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How I Learned to Stop Worrying and Trust Students



Trust between an educator and their students is an essential part of creating an environment where learning can flourish. This article includes tips on how to help students trust you, and how you can show your students increased trust in them.

How to increase your students trust in you:

  • Explain your expectations clearly on your syllabus — including your policies about grades, attendance, and so forth.
  • Never make a change to your published syllabus or course schedule that affects students negatively.
  • Return students’ tests and other graded assignments within a reasonable amount of time. 
  • Keep your office hours listed on the syllabus (and on your door). 
  • Follow all institutional guidelines regarding student privacy (like FERPA), but go beyond that. Some students may see you as a confidant, counselor, and friend. Do your best to keep their confidences. If you can’t, as in cases of sexual assault or suicidal thoughts, be open about the fact that you have to share that information, why, and with whom.
  • Do your best to avoid the appearance of favoritism in class. Self-awareness is key: Recognize your all-too-human tendency to favor certain students and strive to overcome those natural biases.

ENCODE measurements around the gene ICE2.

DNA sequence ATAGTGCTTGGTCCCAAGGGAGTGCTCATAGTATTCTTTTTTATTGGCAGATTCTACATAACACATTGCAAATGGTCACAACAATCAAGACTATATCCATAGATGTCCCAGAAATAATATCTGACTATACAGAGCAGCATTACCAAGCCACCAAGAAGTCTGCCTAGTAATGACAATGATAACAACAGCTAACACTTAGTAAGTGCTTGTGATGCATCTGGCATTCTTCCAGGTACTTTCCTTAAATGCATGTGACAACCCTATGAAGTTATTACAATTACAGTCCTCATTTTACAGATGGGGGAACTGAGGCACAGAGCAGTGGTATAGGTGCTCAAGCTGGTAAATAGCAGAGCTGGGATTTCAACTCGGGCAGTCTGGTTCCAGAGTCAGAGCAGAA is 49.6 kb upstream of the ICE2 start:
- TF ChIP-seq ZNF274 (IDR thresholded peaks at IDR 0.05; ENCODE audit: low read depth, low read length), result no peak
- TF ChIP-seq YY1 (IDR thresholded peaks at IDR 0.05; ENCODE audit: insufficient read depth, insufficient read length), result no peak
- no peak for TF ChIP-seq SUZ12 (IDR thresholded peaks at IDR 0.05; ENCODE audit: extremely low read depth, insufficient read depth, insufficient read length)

• Always try to stay on an even keel in the classroom, regardless of what may be going on in your personal or professional life outside of it.
  • Never use the classroom to air personal grievances with the administration, colleagues, editors, the system, or your partner.
  • Generally, keep your political opinions to yourself. 
  • Never institute a policy that punishes the entire class for the actions of a few.
  • Never be disrespectful or demeaning toward students — either individually or as a group, in or outside of class. 
  • Remember your course is not the only one students are taking. Recognize and allow for the fact that they often have competing priorities.
  • Avoid assigning an expensive textbook and then barely using it.

How to show trust for students:

  • When you liberalize your attendance policies and make deadlines more fluid, you show that you trust them to make good decisions.
  • When you eschew restrictive classroom rules, emphasizing respect for others over lists of dos and don’ts, you show that you trust them to behave like adults.
  • When you focus more on teaching than on policing plagiarism, you show that you trust their integrity.
  • When you give them more options on assignments, putting them in control of their own learning, you show that you trust their judgment and intelligence.

Pair your trust with accountability. Allowing students to make choices about how they comport themselves in class — and face the natural consequences — is the essence of trust.

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